Otto Schmidinger

Born in: 1947, Austria
Lives in: Gold Coast, Australia
Describe your art in three words: realism in paint

Alpha - Oil on canvas 91 x 91 cm (Sold)

"I started my art career at 16 as a retoucher and Illustrator, rendering hyper real images using the airbrush. In the 50 years of my freelance career, I learnt to use all mediums to achieve the client's required result. My first painting was hung in the salon des refusés of the Archibald Australia's major portrait prize. I started painting seriously after retiring from my advertising career."

What themes does your work involve?
I don't limit myself to any particular direction. I am usually inspired by something I see or feel passionate about. most of my work is realist but I will change my approach depending on the subject and what I am trying to show or say. Mostly I paint landscapes that are of quite ordinary places made extraordinary by painting them.
Describe your creative process.

Landscapes. I usually start my paintings with a thinned down colour rendering when I am happy with the placement of the main objects, I then start filling in the darks and lay in the background colours working my way to the foreground. Finish with hi lights.

I will do a light wash rendering to find the likeness correcting the image with subsequent darker colours.Rough in the background to give a comparison of values, before applying the final rendering. Finish with the hi lights. Check the balance of colours and values.i f the eye is drawn through the image to the important parts, The painting is finished.

What influences your work? What inspires you? Why do you make art?
It may be the light, a colour, an idea, or the subject matter itself ,but it has to be something that gets me excited enough to want to spend many hours to paint it. I have learnt in my long career that art can present an idea visually that may influence people to see things in a new way. I have used my art to promote a point of view that I feel strongly about and supported movements that I believe in.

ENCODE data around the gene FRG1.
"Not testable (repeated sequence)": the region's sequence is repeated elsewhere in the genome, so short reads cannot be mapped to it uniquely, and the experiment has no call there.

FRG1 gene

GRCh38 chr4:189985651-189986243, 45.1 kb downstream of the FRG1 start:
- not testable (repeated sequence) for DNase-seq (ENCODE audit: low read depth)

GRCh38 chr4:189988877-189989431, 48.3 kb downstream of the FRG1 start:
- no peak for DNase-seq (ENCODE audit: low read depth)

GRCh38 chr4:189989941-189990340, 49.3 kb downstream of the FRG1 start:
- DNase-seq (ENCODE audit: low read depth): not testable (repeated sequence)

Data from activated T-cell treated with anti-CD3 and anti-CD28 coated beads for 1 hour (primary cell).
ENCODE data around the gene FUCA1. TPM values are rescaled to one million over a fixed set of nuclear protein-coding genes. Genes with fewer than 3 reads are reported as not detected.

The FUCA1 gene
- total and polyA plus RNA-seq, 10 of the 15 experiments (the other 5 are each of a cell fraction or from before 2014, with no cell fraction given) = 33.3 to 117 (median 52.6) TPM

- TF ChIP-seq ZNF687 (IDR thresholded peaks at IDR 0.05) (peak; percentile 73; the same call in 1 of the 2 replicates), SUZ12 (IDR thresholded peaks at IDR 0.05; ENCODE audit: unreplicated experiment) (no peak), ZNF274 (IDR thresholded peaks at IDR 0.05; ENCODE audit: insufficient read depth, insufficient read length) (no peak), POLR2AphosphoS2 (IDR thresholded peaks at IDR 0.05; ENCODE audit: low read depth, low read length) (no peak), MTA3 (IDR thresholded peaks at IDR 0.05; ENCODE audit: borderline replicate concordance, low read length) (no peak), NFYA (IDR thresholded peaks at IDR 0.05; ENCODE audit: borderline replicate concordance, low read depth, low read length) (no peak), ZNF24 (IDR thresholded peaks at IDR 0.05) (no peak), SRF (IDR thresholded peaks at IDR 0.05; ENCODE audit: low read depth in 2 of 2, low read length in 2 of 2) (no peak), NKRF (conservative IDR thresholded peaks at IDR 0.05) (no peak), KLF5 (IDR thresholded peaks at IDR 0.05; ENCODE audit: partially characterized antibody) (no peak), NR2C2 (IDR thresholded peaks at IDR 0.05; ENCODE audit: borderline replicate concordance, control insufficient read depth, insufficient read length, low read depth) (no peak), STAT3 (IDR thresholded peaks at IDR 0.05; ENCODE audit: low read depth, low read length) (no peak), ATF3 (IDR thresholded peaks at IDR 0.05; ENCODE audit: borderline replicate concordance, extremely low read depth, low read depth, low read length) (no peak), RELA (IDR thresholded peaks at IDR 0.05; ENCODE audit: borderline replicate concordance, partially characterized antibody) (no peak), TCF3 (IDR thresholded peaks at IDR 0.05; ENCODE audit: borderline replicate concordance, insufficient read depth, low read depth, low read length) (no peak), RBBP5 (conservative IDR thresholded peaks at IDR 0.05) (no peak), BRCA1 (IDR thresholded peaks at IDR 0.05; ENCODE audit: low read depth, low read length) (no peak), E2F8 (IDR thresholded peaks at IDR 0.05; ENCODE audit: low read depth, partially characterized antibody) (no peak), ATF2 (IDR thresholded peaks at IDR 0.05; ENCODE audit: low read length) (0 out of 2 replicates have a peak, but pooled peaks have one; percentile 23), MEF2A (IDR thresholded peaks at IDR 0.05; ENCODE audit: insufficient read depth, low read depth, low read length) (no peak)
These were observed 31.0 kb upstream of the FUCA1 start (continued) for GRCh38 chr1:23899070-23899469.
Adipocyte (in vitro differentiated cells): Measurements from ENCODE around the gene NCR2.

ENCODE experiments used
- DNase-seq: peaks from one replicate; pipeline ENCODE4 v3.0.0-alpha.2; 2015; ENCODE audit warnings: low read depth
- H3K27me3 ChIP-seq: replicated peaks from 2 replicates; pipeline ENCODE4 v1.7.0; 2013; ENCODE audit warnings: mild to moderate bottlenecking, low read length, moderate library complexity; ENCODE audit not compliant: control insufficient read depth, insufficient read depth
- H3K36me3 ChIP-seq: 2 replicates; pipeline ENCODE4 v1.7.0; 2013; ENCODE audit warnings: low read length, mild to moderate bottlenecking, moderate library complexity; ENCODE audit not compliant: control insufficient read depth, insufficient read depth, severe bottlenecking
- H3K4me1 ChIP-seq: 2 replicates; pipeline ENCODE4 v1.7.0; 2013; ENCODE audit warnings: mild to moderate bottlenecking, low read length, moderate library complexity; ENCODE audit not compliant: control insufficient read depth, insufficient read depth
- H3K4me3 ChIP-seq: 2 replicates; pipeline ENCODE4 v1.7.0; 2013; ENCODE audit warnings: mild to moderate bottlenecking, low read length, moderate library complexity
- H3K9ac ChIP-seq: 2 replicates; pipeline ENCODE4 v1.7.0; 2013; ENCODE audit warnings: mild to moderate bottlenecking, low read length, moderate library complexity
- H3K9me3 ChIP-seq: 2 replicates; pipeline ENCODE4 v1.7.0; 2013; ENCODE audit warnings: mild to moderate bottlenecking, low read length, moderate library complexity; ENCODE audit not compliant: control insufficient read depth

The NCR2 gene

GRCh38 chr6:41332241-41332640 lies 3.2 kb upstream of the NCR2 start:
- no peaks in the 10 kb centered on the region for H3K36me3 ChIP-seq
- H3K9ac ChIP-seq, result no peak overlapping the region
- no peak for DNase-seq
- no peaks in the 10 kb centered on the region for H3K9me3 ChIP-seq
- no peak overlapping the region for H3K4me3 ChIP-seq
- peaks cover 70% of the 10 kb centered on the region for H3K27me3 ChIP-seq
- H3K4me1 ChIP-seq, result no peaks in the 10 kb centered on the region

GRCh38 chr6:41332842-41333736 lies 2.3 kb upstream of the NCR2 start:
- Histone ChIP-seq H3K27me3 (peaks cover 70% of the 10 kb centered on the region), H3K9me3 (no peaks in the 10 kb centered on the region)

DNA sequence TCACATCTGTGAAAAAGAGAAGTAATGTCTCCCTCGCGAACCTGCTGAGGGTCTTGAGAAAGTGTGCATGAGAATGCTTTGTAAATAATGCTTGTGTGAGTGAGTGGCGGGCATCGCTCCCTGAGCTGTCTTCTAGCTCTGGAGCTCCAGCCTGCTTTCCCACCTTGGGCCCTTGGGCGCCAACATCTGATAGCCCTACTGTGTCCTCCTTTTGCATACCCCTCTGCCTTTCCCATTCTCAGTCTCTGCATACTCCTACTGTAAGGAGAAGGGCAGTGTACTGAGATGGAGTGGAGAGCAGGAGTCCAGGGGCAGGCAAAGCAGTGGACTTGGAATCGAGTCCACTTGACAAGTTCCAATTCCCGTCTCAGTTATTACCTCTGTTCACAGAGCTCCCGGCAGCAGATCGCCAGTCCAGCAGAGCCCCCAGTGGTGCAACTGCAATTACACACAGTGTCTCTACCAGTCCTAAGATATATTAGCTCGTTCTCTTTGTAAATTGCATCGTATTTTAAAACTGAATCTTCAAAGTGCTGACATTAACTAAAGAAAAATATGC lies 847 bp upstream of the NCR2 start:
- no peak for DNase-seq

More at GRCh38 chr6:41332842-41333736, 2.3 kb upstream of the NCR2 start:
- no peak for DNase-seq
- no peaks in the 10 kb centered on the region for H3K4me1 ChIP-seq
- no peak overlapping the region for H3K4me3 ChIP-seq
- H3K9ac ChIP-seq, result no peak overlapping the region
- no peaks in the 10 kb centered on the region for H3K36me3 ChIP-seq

What are your goals and plans as an artist in 2023?

To enter more art competitions, promote my art and hopefully sell more paintings at higher prices. I will continue teaching art to my students and using my art to make a difference in our world.

How do recent advancements in technology affect your art practice? How may recent developments in Artificial Intelligence (image generator software) affect the definition of fine art?

It certainly killed my interest in graphic art and Illustration. The ease of merging images and manipulating photos made realism blasé. After a few years I found using the computer to make images soul destroying and degrading of any art talent.
Computers have been a blessing to the advertising industry, Images are now produced quick and cheap and mostly nasty.
I think it will get worse. I do not consider digital images as art, they are the results of programs more than artistic talent. Digital art should be kept seperate from art much as photography is a seperate field..

I fear digital art will continue to make inroads in art practice and no doubt galleries will push this new way of making easy money. I will not support any merging of painting, sculpture, photography and digital art together under one art label.  Put digital art together with photography not art that takes skill with hands and paint.

What is the role of the artist today?
I always loved making art there was nothing else I would rather do. I chose my career as an Illustrator because I could make very good money with my talent. It certainly made my ex-wives wealthy. Although I regret not following a fine art degree offered by the Sydney art college, much to the Heads disgust. I wonder what I would be doing with my art now if I had taken that path instead.
What is good art? What makes a piece of art great?
Something that moves you or excites you visually. Art that can stir your emotions, or awake a memory. A painting that can capture and hold you. Something that you want to have with you always.
Generations - Oil on canvas 122 x 76 cm (NFS)
Nerang River - Oil on canvas 101 x 76 cm $6,000
Terra Nullius - Acrylic on canvas 152 x 91 cm $12,000
Monolith - Oil on canvas 101 x 76 cm (Sold)
Little Crystal Creek - Oil on canvas 101 x 76 cm $6,000
Coming Home - Oil on canvas 100 x 100 cm $11,000
AERIAL - Oil on canvas 100 x 100 cm $10,000


This interview was published by Circle Foundation of the Arts. © CFA Press ∙ Images are courtesy of the artist

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